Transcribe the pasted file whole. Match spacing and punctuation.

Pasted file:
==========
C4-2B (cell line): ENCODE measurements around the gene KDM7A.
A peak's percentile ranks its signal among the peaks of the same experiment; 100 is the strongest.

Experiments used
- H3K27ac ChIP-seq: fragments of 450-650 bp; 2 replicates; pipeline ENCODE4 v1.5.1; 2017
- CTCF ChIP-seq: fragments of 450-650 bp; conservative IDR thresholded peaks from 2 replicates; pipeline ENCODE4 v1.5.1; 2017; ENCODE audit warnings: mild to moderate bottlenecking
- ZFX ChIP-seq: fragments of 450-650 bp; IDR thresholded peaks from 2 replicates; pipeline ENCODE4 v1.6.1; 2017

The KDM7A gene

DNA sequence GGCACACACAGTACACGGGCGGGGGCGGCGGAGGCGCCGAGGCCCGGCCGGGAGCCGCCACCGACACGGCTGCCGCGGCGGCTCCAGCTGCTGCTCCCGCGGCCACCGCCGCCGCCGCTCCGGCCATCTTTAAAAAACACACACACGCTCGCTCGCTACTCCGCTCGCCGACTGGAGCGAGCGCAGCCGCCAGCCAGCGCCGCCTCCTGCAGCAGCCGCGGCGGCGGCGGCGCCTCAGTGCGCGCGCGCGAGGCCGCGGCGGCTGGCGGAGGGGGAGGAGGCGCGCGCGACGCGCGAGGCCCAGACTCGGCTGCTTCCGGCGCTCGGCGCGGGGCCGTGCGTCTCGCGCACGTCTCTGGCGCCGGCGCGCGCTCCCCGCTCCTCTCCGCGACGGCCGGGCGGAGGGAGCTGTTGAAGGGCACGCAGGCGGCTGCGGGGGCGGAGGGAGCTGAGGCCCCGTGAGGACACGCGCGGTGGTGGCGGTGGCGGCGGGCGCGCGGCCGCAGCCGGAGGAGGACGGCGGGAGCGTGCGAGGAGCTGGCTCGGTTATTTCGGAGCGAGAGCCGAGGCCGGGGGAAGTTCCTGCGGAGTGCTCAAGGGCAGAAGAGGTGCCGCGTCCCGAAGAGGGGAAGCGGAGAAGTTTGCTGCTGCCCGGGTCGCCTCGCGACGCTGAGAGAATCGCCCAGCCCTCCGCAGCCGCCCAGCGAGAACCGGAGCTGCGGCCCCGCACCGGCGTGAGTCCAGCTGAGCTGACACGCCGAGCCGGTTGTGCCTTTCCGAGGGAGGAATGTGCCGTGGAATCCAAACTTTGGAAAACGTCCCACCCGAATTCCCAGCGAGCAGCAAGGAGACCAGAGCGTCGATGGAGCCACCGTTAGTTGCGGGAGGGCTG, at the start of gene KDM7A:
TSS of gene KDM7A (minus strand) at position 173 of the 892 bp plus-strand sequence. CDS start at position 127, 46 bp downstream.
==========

C4-2B (cell line): ENCODE measurements around the gene KDM7A.
A peak's percentile ranks its signal among the peaks of the same experiment; 100 is the strongest.

Experiments used
- H3K27ac ChIP-seq: fragments of 450-650 bp; 2 replicates; pipeline ENCODE4 v1.5.1; 2017
- CTCF ChIP-seq: fragments of 450-650 bp; conservative IDR thresholded peaks from 2 replicates; pipeline ENCODE4 v1.5.1; 2017; ENCODE audit warnings: mild to moderate bottlenecking
- ZFX ChIP-seq: fragments of 450-650 bp; IDR thresholded peaks from 2 replicates; pipeline ENCODE4 v1.6.1; 2017

The KDM7A gene

DNA sequence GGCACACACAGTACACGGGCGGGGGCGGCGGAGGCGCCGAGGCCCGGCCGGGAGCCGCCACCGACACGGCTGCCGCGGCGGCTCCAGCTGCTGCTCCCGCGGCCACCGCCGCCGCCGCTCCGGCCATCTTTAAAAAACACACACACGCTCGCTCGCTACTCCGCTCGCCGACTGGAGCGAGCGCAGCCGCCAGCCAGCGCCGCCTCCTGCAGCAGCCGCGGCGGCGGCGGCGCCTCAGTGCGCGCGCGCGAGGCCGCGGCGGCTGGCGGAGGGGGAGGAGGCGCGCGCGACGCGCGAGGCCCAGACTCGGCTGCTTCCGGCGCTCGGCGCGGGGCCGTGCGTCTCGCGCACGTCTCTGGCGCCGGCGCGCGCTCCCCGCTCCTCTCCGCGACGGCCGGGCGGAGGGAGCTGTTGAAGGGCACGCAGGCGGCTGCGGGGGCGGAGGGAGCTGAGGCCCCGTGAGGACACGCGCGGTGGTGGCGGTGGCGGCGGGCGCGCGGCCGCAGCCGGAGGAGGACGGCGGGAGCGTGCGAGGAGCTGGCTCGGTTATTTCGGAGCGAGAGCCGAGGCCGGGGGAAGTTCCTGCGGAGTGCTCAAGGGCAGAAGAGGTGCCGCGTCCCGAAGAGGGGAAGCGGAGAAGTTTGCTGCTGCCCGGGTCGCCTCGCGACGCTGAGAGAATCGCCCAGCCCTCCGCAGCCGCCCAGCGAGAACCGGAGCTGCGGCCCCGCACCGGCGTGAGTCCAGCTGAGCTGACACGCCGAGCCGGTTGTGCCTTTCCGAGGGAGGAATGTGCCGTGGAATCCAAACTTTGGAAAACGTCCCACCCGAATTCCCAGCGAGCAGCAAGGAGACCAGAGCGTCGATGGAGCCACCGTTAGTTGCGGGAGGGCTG, at the start of gene KDM7A:
TSS of gene KDM7A (minus strand) at position 173 of the 892 bp plus-strand sequence. CDS start at position 127, 46 bp downstream.